If that be, please indulge me, it would seem consequently that our obligation as creations of this Power is to be as good as we can be and do the right thing. Our Sunlight of the Spirit rested, satisfied that this Creation was good enough to be continued. It makes since that we were created without perfection, as is the world we inhabit.
Maybe, after many tries at perfection, God decided that humans were better off not being perfect; with creativity and kindness could fashion a world to live and love in.
The reality of this concept is a chance to live life on life’s terms. To experience a Spiritual Renewal, marveling at the miracle of creation. It gives us the opportunity every day of our lives to begin again, knowing that we were created into an imperfect world we should not expect perfection from our self or others.
We have only to be thankful, that there is no such thing as failure if we emerge like a newborn to renew our spirit and trust The Power of the Universe. Each day we continue on the journey begun thousands of years ago to renew our life with the strength we were given to succeed.
We can’t fail if we begin again as we were taught.

Self Compassion-Heal Yourself

by Kristin Meekhof* EDITED
After a loss in your life because of death, a breakup or even giving up your addiction there is pain. Your level, including anxiety, may actually increase as time passes because you are coming to terms with all that is broken. Unfortunately, a reboot isn’t available. The life you once had no longer exists. It is important to feel self compassion – heal yourself.
In understanding grief or loss, it is important to understand that healing doesn’t occur in one fell swoop. For some, there is much that waits to be healed. In addition, it is not unusual to feel anxiety, fear, doubt, anger and frustration. When working with these feelings associated with loss, practicing self compassion can assuage some of the emotional pain. For the purpose of this piece, I am defining self compassion as this: the act of practicing loving kindness both in words and actions with the intent to heal one’s pain.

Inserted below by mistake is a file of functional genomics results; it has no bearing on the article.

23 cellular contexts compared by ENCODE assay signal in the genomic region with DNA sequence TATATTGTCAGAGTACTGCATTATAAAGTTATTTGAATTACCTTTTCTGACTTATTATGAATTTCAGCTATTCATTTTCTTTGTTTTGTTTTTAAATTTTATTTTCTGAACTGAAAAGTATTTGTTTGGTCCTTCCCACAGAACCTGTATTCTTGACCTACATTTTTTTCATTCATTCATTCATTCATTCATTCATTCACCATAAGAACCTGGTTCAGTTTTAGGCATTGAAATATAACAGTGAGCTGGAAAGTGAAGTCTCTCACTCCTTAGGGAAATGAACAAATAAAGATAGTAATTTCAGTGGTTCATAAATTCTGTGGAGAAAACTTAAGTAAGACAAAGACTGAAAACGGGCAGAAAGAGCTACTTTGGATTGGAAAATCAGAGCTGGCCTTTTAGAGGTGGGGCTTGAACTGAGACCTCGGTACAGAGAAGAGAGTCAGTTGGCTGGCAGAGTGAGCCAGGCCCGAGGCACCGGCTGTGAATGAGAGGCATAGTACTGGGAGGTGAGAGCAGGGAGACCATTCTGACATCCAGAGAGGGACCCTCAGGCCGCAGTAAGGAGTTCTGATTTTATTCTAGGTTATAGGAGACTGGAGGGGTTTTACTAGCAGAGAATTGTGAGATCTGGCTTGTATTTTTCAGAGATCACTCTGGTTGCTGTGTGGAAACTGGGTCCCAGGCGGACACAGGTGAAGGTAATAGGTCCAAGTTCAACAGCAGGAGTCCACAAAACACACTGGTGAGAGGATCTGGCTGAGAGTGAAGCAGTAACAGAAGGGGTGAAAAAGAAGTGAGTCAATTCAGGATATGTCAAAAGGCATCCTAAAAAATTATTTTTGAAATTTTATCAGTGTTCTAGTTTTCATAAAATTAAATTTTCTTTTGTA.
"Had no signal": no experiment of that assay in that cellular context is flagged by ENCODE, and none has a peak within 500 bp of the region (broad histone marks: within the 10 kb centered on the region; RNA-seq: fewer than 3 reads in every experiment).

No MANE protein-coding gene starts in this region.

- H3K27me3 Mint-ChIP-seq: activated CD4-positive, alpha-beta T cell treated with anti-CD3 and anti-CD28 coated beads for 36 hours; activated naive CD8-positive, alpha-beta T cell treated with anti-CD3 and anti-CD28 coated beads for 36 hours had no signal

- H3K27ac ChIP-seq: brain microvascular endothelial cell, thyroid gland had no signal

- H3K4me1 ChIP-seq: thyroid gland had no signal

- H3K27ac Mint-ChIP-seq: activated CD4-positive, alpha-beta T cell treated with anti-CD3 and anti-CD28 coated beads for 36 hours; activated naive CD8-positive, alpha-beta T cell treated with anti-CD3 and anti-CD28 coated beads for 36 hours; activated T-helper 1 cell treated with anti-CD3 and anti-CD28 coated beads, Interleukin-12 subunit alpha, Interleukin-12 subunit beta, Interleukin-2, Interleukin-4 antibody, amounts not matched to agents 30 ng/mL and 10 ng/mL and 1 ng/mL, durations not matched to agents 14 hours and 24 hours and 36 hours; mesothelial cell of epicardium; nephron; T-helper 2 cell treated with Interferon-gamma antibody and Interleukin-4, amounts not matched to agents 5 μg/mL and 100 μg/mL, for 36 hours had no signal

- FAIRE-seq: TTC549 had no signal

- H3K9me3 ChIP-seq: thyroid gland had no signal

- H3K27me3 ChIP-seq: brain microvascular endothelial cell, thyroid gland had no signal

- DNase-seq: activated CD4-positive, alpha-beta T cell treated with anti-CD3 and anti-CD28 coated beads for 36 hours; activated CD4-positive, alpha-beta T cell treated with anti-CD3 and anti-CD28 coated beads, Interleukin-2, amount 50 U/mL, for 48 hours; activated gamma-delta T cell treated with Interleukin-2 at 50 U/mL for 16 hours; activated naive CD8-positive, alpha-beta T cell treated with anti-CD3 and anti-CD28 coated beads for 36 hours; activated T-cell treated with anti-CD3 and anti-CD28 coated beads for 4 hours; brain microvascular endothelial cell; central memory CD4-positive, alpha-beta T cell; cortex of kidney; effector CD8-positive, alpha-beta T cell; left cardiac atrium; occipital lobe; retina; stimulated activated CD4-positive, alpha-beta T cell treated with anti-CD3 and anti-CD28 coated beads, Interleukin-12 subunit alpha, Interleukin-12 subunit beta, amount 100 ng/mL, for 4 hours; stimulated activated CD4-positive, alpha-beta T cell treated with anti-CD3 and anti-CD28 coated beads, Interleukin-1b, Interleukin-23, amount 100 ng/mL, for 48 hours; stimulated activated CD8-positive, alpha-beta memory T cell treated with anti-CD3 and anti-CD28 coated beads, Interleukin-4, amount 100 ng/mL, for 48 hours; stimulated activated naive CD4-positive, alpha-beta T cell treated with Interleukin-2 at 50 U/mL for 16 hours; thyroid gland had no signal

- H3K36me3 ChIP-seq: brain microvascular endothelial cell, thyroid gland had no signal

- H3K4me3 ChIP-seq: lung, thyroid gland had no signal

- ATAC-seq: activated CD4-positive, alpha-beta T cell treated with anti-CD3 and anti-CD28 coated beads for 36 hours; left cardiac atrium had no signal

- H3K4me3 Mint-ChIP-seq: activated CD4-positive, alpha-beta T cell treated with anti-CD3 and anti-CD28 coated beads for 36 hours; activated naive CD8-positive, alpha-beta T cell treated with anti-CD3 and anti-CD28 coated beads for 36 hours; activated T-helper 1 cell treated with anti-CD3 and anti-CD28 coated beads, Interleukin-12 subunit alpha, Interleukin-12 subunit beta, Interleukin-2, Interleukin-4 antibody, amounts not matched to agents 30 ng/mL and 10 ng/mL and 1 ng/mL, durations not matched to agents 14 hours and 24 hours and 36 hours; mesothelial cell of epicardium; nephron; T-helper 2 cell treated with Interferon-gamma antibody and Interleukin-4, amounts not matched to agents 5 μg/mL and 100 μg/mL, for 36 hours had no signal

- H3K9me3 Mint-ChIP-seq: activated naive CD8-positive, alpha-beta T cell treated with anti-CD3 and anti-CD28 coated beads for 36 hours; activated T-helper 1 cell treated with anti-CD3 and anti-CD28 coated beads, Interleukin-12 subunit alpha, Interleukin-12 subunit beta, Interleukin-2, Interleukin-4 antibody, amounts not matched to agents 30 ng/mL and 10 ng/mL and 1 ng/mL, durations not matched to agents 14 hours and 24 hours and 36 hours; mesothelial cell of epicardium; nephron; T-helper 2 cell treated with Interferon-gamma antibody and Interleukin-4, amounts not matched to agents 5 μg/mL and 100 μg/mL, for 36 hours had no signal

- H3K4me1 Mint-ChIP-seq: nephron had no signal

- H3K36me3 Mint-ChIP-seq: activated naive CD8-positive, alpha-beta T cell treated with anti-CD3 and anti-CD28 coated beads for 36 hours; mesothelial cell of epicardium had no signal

Five Ways To Practice Self Compassion After Loss:
1. Journal Writing: This technique allows you to become transparent with yourself and show your deepest fears. It is difficult to heal that which you hide from yourself. Keeping a journal allows you to write the unspeakable. When you look over your journal entries, see the words you use to describe yourself. Take notice if you are overly critical with yourself.
2. Soften The Critical Inner Voice: Speaking to yourself with a harsh and cruel tone shapes the way you think and feel. Your grief can be overwhelming at times, so be gentle with your words. You don’t heal any faster with negative thinking.
3. Forgive Yourself: Mistakes both big and small happen. Beating yourself up isn’t going to change the past or help you cope better. And if you can’t forgive yourself for everything, then try with a small piece and forgive yourself for this.
4. Make Modifications: After a loss, you are not 100 percent. Instead of trying to do everything as you did before, go ahead and make small changes to your daily tasks and schedule. For example, you may still go to a work event, but instead of being the last one to leave you decide to leave early. It is okay to make other adjustments as well. You may not have the energy to clean your entire home at once, so you decide to break it down into small tasks and do it over a period.
5. Reach out: Grief is not a D.I.Y (do-it-yourself) situation. This means that you may need to swallow your pride and ask for help with plumbing, childcare. While you might think others should be at your doorstep volunteering to pitch in, this may not happen. Asking for help can save you a great deal of extra stress and frustration. You may also need to seek professional mental health treatment to help you cope with your bereavement.
Remember that practicing self compassion isn’t natural post loss. Unfortunately, there is not a set time frame for recovery. Your life sustained a severe complex fracture. Give yourself permission to be sympathetic to your own pain. Give yourself grace.